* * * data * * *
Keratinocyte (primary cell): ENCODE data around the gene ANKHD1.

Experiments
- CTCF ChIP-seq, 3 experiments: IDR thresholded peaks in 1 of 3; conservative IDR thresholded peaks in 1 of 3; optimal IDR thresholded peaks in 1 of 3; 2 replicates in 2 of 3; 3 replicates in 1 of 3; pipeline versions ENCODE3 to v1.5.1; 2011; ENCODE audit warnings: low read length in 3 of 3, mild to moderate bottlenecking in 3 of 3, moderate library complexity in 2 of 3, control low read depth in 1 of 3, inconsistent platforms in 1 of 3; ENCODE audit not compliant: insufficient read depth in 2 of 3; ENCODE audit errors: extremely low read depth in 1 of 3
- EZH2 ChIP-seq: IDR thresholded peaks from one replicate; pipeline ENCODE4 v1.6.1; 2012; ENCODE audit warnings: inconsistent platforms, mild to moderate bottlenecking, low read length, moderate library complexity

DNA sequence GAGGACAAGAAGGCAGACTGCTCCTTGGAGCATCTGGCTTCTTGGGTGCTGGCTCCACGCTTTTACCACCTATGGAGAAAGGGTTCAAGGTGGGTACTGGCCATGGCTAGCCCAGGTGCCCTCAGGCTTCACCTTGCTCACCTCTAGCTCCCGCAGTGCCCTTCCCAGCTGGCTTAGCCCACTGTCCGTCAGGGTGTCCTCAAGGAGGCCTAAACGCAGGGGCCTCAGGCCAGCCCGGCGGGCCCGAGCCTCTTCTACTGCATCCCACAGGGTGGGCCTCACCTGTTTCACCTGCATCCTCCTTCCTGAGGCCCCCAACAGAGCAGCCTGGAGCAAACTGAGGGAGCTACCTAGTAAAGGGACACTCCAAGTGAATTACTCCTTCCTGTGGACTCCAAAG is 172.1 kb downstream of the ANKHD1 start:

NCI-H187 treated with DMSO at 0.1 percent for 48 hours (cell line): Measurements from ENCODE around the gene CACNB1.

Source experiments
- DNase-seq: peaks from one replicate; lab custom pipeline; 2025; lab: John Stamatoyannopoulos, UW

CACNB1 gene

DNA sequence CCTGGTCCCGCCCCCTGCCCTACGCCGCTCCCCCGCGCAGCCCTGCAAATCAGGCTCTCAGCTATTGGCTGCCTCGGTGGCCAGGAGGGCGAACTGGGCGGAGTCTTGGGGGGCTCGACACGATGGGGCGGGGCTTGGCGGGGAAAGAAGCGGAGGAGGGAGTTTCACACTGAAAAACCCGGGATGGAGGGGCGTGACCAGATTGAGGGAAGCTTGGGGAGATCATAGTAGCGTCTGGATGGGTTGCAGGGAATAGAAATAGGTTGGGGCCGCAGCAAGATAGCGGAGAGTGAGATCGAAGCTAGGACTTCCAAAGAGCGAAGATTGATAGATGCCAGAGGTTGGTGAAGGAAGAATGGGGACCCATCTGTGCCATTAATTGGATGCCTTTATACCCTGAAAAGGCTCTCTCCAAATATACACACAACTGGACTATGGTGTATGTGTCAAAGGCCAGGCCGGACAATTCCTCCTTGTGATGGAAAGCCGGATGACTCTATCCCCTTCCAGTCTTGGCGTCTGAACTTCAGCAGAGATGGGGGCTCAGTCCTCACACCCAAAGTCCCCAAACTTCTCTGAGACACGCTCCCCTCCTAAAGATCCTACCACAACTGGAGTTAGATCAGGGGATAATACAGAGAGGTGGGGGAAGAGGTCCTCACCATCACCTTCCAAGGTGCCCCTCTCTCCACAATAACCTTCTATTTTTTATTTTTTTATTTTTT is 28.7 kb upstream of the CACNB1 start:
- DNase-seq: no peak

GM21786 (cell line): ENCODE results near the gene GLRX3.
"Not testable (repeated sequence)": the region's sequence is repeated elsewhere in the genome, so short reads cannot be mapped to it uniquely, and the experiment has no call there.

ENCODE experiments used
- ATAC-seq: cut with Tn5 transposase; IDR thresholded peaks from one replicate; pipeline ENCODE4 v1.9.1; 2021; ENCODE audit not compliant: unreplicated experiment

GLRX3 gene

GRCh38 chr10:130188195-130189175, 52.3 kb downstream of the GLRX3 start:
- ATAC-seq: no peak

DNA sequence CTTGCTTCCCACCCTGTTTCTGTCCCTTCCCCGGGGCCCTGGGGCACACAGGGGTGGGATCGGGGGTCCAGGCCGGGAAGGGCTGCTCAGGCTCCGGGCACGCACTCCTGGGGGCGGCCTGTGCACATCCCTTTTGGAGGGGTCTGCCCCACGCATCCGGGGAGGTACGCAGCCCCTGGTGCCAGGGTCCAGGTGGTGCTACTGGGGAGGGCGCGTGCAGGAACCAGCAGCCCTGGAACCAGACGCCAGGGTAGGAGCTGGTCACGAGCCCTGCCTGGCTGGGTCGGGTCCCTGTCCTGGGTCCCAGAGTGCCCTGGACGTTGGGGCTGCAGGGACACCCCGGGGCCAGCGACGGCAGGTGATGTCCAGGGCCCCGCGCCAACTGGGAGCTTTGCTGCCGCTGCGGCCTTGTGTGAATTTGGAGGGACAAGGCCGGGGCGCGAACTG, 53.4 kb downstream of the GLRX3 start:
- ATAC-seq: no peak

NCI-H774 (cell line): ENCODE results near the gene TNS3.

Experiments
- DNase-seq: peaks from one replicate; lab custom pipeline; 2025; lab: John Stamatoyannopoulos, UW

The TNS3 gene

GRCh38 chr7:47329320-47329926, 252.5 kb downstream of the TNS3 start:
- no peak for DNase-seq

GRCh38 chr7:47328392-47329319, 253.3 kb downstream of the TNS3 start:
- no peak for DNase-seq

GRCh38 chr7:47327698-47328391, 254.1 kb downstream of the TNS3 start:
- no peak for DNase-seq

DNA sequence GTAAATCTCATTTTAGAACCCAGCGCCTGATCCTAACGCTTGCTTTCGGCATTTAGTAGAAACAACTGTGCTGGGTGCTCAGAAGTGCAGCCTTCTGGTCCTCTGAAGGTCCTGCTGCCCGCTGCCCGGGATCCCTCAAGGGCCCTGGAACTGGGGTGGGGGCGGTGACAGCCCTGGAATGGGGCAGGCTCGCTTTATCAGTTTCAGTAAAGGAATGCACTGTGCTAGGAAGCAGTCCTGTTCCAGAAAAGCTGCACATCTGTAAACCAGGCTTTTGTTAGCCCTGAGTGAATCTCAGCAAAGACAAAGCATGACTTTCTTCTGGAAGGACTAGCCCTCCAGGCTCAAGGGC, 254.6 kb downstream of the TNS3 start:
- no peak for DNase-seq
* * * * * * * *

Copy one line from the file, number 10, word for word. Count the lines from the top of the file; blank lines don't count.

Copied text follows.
DNA sequence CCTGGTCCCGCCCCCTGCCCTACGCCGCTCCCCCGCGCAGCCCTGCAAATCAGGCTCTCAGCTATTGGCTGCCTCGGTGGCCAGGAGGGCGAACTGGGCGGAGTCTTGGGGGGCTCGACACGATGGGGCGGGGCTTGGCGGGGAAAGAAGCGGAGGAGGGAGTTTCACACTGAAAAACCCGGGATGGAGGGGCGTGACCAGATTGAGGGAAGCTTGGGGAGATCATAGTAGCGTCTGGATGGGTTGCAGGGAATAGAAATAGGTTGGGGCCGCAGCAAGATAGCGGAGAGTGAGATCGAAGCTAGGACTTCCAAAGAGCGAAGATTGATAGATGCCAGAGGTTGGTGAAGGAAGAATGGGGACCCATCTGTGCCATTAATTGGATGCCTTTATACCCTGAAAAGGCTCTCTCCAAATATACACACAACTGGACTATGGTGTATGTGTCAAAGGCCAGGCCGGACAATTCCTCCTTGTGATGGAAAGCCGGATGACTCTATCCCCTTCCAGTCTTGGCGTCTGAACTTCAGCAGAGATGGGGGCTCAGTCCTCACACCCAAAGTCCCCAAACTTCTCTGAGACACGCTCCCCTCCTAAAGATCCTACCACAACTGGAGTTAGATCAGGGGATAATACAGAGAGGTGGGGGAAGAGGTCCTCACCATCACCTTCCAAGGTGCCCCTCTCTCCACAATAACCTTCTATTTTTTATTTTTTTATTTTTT is 28.7 kb upstream of the CACNB1 start: